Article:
Microsoft's new Surface Pen delivers (limited) enhancements to older Surface PCs

9 essential apps if you own a Surface Pen
9 essential apps if you own a Surface Pen (Image credit: Daniel Rubino / Windows Central)

Microsoft's new $99 Surface Pen is a steep upgrade from the previous iteration that costs $59 (and which is still available (opens in new tab). There are quite a few enhancements that may justify the cost for new Surface Pro owners. But for older Surface devices, the value is not too clear.

Here is what owners of previous Surface devices should expect with the all-new Surface Pen.

What's new?

The new Surface Pen brings significant changes. Here are the key features being advertised or that we noticed.

1. Pressure levels

The new Pen has 4,096 pressure levels, up from 1,024 levels of the previous Pen. The new Surface Pen is simply more sensitive than the last one. While there can be a debate about how significant this advance is, artists and professional inkers prefer more sensitive pens. Higher levels of pressure allow for greater shading or increased detail when drawing. In fact, Wacom's new Intuos Pro Paper Edition tablet features 8,192 levels of pressure – but that device is not a PC, and there is such thing as diminishing returns. For note takers, higher pressure levels make the stylus feel more natural.

2. Decreased latency

Latency is the time between when the pen tip hits the display, and digital ink begins to flow. If you draw or write quickly, you will see a visible gap between the pen tip and the digital ink, almost like the ink is trying to catch up to the pen. Real pens have zero latency, which is why they feel natural. The entire digital inking market has been trying to reduce latency to simulate real pens accurately. The new Surface Pen drops latency down to just 21 milliseconds from the previous 40 milliseconds. That is a significant decrease when you consider the display refresh, OS, and apps by default cause 16 milliseconds of latency.

3. Tilt support

If you took a real pencil and turned the tip on its side you could use it to "shade." That fanning of the graphite creates a different experience than just writing with the tip. Digital pens should do this. too, but simulating it on a PC is not easy – after all, it's just plastic on glass and the computer does not "know" the difference. The new Surface Pen supports this feature, as well, thanks to advanced hardware.

4. Lower initial activation force

Initial activation force (IAF) refers to the amount of pressure needed for a pen to trigger an inking event on the PC – the lower, the better. A similar real-world analogy is how a Sharpie marker can lightly brush against an object and leave a mark versus a pencil. With the new Surface Pen, the IAF is down to around nine grams, making it more sensitive than the last version.

Besides the big technical changes with the new Surface Pen, there are subtle physical changes as well. There is no longer a shirt clip, for example, which some people won't like. The single button is also now visually and physically distinct from the magnetic strip. The LED pairing light is also now green instead of white, so there's that (detalil is detail!).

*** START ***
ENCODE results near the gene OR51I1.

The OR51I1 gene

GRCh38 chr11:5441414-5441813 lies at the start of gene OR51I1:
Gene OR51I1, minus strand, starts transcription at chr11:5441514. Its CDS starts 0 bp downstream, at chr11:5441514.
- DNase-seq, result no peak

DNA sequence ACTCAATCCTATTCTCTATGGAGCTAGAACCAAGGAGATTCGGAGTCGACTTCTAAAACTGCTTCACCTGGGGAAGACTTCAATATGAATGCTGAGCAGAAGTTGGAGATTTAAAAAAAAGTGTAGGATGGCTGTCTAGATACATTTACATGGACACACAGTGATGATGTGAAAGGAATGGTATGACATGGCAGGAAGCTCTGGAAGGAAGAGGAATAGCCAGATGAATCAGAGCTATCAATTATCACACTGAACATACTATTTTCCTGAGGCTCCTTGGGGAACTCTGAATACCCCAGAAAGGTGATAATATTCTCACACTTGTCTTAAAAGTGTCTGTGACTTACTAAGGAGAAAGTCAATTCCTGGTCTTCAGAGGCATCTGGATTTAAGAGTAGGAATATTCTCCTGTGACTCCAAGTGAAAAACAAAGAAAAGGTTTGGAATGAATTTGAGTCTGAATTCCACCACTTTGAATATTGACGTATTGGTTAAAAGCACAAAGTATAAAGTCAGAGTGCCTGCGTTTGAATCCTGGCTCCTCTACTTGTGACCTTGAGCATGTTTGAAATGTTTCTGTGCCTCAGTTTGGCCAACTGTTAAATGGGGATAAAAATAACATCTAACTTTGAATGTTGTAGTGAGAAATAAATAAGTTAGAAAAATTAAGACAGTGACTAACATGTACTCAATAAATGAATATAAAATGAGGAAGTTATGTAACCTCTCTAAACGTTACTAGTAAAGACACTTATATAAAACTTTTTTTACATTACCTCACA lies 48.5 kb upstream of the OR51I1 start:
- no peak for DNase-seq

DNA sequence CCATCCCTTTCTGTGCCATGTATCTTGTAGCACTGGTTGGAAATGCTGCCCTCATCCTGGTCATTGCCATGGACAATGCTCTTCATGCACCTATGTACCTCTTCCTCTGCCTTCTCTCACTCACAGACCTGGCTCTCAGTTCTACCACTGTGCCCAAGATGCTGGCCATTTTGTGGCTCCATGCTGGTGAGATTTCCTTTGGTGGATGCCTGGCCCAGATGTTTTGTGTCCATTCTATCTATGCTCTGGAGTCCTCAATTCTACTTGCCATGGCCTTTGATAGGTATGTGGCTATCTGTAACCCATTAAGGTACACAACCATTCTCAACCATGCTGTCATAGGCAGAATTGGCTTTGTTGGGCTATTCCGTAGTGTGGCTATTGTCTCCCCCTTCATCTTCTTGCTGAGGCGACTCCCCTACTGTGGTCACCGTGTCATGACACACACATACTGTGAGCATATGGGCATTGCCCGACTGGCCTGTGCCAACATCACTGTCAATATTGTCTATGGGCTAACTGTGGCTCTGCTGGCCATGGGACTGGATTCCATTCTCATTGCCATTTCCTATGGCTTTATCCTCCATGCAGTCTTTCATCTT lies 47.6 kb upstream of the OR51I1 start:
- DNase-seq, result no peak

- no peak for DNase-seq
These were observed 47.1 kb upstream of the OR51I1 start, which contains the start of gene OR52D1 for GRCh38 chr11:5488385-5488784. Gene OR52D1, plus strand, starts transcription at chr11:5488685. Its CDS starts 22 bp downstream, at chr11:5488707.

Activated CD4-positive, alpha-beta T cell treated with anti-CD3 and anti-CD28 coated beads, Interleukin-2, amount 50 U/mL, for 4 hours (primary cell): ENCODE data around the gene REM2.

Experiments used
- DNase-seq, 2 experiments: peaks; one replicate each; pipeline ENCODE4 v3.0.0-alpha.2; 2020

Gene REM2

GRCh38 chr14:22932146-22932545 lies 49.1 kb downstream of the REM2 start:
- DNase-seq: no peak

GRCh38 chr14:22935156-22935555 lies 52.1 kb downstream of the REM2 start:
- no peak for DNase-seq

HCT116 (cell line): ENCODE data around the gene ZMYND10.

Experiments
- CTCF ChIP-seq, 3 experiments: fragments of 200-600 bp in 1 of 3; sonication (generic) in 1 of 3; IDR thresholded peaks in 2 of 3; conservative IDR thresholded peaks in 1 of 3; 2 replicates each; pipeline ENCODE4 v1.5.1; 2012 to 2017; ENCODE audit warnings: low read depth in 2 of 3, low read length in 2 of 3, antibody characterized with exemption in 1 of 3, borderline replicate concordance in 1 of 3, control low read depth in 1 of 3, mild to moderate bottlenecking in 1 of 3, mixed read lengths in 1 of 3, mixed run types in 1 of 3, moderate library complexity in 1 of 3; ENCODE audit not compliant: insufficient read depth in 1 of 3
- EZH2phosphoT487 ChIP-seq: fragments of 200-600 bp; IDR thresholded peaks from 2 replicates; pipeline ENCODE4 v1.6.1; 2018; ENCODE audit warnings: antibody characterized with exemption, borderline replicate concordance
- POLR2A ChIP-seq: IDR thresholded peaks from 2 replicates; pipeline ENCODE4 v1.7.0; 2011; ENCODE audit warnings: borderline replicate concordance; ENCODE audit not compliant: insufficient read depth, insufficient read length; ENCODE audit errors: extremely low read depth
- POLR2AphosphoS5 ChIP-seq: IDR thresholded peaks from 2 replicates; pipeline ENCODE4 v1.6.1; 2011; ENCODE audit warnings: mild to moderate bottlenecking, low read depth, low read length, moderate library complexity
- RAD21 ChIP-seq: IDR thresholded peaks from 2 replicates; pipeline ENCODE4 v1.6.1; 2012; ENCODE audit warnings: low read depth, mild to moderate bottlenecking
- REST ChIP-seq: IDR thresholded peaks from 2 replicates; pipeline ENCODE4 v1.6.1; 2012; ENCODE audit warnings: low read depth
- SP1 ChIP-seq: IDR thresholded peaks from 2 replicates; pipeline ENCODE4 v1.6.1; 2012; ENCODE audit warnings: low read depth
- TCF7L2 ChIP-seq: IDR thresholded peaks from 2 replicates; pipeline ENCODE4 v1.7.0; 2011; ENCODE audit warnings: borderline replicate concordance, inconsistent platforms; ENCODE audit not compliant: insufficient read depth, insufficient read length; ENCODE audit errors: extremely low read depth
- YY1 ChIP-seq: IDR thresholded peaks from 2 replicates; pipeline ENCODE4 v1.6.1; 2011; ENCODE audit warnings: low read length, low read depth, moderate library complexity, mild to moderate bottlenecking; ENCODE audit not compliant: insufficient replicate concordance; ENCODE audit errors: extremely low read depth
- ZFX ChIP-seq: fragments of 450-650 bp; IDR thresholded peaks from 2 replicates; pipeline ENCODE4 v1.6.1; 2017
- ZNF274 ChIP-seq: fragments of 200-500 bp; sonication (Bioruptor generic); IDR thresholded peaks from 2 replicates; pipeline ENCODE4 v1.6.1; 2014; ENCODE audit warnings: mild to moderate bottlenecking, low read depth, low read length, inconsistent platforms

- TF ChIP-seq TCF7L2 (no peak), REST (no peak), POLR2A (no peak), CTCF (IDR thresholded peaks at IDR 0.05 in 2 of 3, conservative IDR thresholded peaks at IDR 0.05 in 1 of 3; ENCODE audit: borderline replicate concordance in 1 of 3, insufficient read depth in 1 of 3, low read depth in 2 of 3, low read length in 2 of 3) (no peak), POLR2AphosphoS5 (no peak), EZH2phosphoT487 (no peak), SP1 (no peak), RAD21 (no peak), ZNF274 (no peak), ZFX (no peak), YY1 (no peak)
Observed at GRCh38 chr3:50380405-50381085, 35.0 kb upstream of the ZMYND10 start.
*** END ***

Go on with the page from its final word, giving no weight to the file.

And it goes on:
Otherwise, the new and old Surface Pens look similar, weigh the same, and take the same single AAAA battery, that should last the same amount of time.

What can the new Surface Pen do on older Surface PCs?

11 best Windows apps for Surface Pen users

11 best Windows apps for Surface Pen users (Image credit: Windows Central)

Unfortunately, not all legacy Surfaces get all of these improvements. Here is what Microsoft told me when I asked about the new Pen and older Surfaces:

  • Devices that (eventually will) support new Surface Pen enhancements: Surface 3, Surface Pro 3, Surface Pro 4, Surface Book, Surface Laptop, and Surface Studio.
  • Pressure levels: All the devices mentioned above will see improvements "up to" 4,096 levels.
  • IAF: All devices mentioned above will see "fine-tuning" of IAF.
  • Improved latency: All devices mentioned above will see improved latency.

While these advances are coming, they are not here today – at least not completely. In my usage of the new Surface Pen on the Surface Studio and Surface Pro 4, I noticed an overall increased sensitivity and reduced IAF – there is just less effort needed to use the Surface Pen. That experience is like the new Wacom Bamboo Ink pen, which is a cheaper alternative to the Surface Pen.

However, I did not see any appreciable improvement in latency on the Surface Studio. That is very likely because the Surface Studio – like other Surface devices – still needs a firmware update to optimize the drivers.

Seeing as Surface Studio and the new Surface Pro share the same upgraded Pixelsense accelerator chip, I expect parity between those two devices at some point for all of these features.

Tilt support and shading is a different story. We may only see a few of the newer Surfaces get tilt support with the Surface Pen "later this year" through a software update. Tilt support is already enabled on the new Surface Pro, but it is not yet clear which older Surface devices will also join the tilt club.

Why all the confusion?